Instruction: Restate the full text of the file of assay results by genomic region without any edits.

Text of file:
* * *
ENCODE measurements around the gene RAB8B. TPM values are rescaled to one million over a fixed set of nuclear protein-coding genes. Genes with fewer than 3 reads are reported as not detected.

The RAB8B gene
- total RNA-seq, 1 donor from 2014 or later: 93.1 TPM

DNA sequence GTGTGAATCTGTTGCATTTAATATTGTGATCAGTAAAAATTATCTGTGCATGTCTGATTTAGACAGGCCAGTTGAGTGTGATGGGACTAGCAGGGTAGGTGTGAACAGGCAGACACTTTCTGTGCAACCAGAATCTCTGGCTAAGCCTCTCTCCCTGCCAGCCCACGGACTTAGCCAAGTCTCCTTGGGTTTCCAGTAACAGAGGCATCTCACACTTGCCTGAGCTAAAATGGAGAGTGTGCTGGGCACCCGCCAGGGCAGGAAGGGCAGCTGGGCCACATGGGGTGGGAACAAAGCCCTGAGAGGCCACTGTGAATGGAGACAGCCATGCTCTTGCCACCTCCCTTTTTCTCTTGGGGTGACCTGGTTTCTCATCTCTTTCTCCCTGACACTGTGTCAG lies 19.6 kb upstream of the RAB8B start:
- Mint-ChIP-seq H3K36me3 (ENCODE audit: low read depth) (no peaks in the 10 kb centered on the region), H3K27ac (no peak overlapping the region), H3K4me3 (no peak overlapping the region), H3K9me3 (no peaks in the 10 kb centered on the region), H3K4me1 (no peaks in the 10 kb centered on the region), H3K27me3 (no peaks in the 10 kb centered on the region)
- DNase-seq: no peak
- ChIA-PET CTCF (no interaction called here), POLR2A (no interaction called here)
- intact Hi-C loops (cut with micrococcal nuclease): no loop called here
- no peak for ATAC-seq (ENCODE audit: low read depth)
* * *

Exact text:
ENCODE measurements around the gene RAB8B. TPM values are rescaled to one million over a fixed set of nuclear protein-coding genes. Genes with fewer than 3 reads are reported as not detected.

The RAB8B gene
- total RNA-seq, 1 donor from 2014 or later: 93.1 TPM

DNA sequence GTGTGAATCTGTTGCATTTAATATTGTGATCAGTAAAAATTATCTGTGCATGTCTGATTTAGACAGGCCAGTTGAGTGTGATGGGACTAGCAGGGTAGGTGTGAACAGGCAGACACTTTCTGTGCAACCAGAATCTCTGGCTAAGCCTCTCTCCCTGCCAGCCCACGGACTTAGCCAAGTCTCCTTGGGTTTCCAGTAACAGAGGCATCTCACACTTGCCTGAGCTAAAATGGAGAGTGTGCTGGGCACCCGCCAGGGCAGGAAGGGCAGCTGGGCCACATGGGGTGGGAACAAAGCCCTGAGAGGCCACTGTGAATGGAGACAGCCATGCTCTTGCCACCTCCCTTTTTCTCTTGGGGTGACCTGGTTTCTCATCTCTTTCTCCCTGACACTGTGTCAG lies 19.6 kb upstream of the RAB8B start:
- Mint-ChIP-seq H3K36me3 (ENCODE audit: low read depth) (no peaks in the 10 kb centered on the region), H3K27ac (no peak overlapping the region), H3K4me3 (no peak overlapping the region), H3K9me3 (no peaks in the 10 kb centered on the region), H3K4me1 (no peaks in the 10 kb centered on the region), H3K27me3 (no peaks in the 10 kb centered on the region)
- DNase-seq: no peak
- ChIA-PET CTCF (no interaction called here), POLR2A (no interaction called here)
- intact Hi-C loops (cut with micrococcal nuclease): no loop called here
- no peak for ATAC-seq (ENCODE audit: low read depth)